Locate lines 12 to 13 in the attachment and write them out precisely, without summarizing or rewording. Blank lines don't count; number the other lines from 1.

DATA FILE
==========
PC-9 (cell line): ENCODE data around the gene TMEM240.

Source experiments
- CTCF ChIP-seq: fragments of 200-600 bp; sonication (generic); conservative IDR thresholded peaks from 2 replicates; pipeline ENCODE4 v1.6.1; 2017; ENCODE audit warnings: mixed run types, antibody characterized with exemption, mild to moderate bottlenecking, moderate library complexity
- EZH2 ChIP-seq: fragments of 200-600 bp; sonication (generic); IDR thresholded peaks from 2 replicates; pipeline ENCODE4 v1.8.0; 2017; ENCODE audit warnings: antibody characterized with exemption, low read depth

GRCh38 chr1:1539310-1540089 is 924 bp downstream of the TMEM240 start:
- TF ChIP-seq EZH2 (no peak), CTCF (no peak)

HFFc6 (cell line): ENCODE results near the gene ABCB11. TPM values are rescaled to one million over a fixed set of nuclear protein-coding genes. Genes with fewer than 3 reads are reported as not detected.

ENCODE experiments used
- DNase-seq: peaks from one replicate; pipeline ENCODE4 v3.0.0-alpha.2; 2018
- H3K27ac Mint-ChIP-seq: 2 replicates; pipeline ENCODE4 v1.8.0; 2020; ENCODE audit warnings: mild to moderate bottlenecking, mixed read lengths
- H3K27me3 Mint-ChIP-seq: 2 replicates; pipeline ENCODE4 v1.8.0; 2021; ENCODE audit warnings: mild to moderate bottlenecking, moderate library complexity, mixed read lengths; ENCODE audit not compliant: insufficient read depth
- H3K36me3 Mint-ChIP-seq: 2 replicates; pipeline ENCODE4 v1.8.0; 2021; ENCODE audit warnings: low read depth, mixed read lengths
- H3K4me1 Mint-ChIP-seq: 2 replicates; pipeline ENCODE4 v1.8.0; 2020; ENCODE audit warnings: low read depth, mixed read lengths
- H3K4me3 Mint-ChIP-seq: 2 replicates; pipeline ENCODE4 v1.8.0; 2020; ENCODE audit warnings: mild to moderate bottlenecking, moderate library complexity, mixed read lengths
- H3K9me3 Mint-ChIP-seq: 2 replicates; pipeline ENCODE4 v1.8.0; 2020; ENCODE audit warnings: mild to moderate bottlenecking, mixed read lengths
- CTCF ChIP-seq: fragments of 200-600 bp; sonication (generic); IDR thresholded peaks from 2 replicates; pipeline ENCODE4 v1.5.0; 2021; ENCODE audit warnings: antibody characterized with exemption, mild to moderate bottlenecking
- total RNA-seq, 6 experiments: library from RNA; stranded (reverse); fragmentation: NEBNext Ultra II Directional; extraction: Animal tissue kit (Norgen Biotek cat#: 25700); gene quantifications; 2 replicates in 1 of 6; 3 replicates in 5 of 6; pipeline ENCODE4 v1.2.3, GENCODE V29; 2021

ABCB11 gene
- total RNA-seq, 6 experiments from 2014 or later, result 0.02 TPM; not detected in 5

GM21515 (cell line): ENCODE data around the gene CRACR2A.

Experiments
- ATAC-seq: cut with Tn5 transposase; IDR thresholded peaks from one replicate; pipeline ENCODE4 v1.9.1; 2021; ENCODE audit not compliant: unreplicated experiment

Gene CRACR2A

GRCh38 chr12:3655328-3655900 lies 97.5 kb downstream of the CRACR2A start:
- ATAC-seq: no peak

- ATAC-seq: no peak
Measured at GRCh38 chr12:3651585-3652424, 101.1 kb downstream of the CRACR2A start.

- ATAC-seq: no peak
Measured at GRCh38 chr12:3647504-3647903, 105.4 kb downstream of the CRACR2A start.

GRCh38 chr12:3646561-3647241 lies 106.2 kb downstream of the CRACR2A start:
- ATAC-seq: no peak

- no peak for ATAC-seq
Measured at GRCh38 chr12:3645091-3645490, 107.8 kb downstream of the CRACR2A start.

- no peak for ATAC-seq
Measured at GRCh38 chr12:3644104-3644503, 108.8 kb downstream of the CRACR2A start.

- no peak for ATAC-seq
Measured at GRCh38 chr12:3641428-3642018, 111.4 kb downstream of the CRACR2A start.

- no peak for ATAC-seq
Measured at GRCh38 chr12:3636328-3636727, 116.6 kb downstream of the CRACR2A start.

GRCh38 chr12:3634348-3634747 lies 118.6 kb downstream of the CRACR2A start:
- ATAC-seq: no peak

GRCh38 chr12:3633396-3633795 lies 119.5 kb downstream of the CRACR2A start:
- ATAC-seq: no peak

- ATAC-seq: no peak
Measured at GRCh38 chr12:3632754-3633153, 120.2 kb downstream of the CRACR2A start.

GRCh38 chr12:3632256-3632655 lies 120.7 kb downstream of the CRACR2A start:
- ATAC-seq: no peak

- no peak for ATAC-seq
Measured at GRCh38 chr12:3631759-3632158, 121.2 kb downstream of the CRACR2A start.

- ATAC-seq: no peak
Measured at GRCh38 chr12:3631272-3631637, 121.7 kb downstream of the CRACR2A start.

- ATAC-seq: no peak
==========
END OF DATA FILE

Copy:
- H3K36me3 Mint-ChIP-seq: 2 replicates; pipeline ENCODE4 v1.8.0; 2021; ENCODE audit warnings: low read depth, mixed read lengths
- H3K4me1 Mint-ChIP-seq: 2 replicates; pipeline ENCODE4 v1.8.0; 2020; ENCODE audit warnings: low read depth, mixed read lengths